Rumors made the situation worse, as the Urs cow incident and other rumors of Hindu/Muslim conflicts were exaggerated through hearsay, illegal pamphlets, daily newspapers, and even government radio stations. People began to believe the attack was intended to dishonor the entire Hindu community, that the temple cows were killed, the Sadhus were killed, or that the temple was damaged and desecrated. There were also rumors of women being molested and large scale killings by Muslims in other parts of town.
These riots in September 1969 were the worst in the decade, and resulted in 2,000 deaths as well as the widespread destruction of urban areas. Rioters plundered the shops, set buildings ablaze and attacked areas of the Muslim community as well as assaulted women on the street. Many were killed or severely injured, and thousands of people became homeless because of the wreckage done to the city. Throughout the violence, the government was generally ineffective at preventing the riots. It called in Special Reserve Police to use force to disperse crowds, but this proved unsuccessful. Indecision over whether the civil authority or military should intervene also prevented the government from intervening in a timely fashion.
The Shanti Sena unit was not well organized in Ahmedabad when the riots initially broke out, due to small numbers and lack of communication. The few Shanti Sainiks in the city worked individually at first to save lives and mediate the conflict. Two days after the riots began more Shanti Sainiks entered the city to work in a more organized fashion, mainly for relief and rehabilitation. They traveled to violent neighborhoods attempting to restore peace. Responding to a call from the Shanti Sena, groups of students from Gandhian Ashrams in Gujarat joined the campaign to clean up the city and mediate conflicts by talking to the local people.
The Shanti Sena’s main task was to mediate conflicts between the Muslims and Hindus and promote dialogue. The Sainiks stayed in riot-affected areas and made house-to-house contacts, organized group discussions, held street-corner meetings, and made speeches in mosques or temples advocating peace talks. Because the Shanti Sena had no political affiliation, it was able to effectively provide aid and work with the government. The Shanti Sena provided a crucial mediation role between the government, Hindus, Muslims, students, and the intellectual community to prevent violence and work towards rehabilitation. The government issued curfew passes for the Shanti Sena so that they could peacefully patrol the streets and prevent violence from erupting.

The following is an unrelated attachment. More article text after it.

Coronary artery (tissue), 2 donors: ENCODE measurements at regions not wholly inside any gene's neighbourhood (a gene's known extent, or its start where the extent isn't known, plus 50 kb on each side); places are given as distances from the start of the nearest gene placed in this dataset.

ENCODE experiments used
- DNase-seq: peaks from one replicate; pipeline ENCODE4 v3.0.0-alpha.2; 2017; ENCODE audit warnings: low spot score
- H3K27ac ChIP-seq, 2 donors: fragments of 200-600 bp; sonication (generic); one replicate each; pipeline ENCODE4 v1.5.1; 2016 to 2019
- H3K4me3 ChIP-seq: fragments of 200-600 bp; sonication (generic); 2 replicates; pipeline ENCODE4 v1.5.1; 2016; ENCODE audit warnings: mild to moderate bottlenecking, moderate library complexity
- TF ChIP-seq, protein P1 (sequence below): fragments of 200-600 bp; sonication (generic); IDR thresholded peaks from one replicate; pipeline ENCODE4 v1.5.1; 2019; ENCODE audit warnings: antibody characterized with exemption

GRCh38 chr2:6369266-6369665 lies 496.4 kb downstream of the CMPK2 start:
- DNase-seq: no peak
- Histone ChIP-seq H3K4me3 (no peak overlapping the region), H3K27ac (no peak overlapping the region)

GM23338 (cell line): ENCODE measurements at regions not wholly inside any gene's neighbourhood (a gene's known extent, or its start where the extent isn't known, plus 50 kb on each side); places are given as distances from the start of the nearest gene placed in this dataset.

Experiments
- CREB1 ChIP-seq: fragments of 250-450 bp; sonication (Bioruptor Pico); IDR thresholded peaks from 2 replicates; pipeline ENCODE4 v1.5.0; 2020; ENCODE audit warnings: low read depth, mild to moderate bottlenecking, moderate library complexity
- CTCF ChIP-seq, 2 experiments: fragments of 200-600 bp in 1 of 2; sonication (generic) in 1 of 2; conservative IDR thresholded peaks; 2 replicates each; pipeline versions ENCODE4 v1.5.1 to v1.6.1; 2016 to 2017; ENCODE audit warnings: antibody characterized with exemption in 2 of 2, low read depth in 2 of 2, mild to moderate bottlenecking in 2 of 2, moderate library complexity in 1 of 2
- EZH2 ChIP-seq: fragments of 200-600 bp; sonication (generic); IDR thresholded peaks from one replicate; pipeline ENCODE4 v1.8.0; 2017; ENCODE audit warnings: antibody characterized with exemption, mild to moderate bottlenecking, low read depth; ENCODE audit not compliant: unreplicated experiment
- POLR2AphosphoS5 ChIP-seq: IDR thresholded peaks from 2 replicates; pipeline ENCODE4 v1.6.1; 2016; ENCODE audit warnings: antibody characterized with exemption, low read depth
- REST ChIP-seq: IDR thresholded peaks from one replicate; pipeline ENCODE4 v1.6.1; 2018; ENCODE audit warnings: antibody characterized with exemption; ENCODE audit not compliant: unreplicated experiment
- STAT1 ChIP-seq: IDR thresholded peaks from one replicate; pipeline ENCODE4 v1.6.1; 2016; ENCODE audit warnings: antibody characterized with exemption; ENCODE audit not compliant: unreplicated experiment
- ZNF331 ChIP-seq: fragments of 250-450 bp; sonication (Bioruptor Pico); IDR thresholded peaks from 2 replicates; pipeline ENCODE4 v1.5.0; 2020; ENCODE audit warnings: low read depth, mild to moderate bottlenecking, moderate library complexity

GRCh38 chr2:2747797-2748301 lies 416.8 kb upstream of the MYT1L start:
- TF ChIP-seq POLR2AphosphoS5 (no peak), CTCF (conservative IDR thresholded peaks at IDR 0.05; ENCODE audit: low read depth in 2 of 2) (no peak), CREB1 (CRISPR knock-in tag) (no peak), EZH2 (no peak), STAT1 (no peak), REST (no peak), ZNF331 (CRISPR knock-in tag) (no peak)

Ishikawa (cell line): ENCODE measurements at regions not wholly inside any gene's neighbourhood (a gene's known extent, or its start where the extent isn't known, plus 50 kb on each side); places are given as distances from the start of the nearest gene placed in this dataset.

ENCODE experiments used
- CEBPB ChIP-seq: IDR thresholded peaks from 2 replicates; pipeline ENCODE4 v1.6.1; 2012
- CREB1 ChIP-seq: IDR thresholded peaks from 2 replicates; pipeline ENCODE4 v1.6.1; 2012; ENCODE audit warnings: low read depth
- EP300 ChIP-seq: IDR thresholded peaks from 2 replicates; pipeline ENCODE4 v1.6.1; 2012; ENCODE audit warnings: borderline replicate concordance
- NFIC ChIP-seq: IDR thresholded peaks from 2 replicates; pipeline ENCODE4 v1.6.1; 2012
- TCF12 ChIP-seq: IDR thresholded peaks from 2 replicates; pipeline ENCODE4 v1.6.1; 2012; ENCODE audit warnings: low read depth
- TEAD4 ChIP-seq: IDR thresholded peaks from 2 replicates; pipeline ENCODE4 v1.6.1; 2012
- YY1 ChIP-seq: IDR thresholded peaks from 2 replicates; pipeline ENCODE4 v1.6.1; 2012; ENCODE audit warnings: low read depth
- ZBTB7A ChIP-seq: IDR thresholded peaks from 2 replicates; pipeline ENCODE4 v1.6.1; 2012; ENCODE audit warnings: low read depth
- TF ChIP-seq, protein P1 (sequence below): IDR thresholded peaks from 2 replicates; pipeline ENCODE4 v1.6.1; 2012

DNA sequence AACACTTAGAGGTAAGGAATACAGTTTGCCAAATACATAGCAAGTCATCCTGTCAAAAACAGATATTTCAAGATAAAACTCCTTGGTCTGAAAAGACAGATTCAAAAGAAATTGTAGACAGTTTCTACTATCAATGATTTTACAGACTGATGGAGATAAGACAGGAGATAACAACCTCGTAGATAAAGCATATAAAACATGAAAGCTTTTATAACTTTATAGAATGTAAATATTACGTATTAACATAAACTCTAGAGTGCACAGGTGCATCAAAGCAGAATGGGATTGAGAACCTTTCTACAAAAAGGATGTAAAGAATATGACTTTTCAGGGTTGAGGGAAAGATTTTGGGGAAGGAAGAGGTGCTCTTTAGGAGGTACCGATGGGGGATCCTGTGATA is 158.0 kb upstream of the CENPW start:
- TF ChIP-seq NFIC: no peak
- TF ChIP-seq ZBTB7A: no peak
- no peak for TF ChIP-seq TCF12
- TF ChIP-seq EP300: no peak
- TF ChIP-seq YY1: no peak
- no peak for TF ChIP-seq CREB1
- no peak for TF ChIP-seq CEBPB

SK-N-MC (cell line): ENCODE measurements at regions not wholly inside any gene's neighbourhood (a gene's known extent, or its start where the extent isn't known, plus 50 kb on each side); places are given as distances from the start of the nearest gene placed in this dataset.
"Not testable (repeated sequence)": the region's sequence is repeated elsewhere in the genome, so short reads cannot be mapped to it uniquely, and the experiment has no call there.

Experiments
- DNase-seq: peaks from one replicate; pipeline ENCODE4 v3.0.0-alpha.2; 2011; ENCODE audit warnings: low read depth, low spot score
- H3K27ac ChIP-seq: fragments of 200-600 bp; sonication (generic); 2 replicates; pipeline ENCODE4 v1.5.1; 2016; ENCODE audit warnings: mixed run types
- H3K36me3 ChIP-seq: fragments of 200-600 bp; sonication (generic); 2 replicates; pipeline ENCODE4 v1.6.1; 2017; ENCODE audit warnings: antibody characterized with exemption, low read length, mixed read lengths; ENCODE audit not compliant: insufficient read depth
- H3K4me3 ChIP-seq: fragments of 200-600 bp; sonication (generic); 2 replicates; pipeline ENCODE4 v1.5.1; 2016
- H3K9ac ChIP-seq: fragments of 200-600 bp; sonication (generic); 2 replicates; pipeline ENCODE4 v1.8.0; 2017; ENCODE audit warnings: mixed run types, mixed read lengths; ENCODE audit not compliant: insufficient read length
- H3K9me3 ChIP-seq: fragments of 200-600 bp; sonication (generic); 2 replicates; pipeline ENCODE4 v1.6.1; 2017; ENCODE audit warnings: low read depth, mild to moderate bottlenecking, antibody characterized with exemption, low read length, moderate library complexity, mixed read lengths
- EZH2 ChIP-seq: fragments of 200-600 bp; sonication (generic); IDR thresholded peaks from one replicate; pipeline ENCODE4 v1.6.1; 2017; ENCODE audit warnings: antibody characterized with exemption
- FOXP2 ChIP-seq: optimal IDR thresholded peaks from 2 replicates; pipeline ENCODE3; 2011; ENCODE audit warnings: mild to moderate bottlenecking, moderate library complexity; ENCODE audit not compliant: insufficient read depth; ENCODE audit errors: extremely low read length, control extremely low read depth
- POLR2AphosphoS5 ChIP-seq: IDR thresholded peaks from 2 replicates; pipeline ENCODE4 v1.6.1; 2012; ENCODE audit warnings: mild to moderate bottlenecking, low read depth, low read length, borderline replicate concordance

The Sainiks worked to distribute blankets, rehabilitate and work with women refugees, and clean up debris. They also created a popular biweekly journal called ‘Insan’ (human being) distributed by college students throughout town, which answered questions posed to Shanti Sainiks and sought to open up dialogue. The peace soldiers also started a program called ‘Ektane Panthe’ (out the way to harmony), where young volunteers wrote messages promoting brotherhood on wall boards around the city. A long term initiative of the Shanti Sena was providing small loans to rehabilitate hawkers and petty traders, although limited funds prevented much growth of the program.
The Shanti Sena also held camps for the local people where they underwent Shanti Sena training to learn to live together peacefully. Visits from influential leaders such as Jayaprakash Narayan, Muslim leader Khan Abdul Gaffar Khan, and others legitimized the group and eased tensions in the community.
The Shanti Sena concluded its campaign on January 30, 1970 after four months of work. Shanti Sainiks enlisted volunteers to organize a peaceful celebration to observe the anniversary of Gandhi’s death and commemorate Peace Day. Six large processions converged at a central spot in the city and held a public meeting, shouting “We may be Hindus, we may be Muslims, but above all, we are human beings”. Ravishankar Maharaj, an activist in Gujarat, led the group in singing hymns and held a mass prayer meeting.
The Shanti Sena was able to ease the conflict, provide relief and rehabilitation, and promote the power of nonviolent tactics in the city. However, weak organization of the Shanti Sainiks reduced their impact, and the horrific violence of the riots would overshadow many of the Shanti Sena’s peaceful efforts.
The Shanti Sena was directly influenced by Gandhi and his teachings of nonviolent action. (1)
Desai, Narayan. Notes on Shanti Sena (Indian Peace Brigade). N.p.: n.p., n.d. N. pag. Print.
- - -. Towards a Nonviolent Revolution. Rajghat: Sarva Seva Sangh Prakashan, 1972. Print.
Hare, A P, and Herbert H. Blumberg. Liberation Without Violence: A Third-Party Approach. London: R. Collings, 1977. Print.
Weber, Thomas. Gandhi's Peace Army: The Shanti Sena and Unarmed Peacekeeping. Syracuse, N.Y: Syracuse University Press, 1996. Print.
Shepard, Mark. Gandhi Today: A Report on Mahatma Gandhi's Successors. Arcata: Simple Productions, 1987. Print.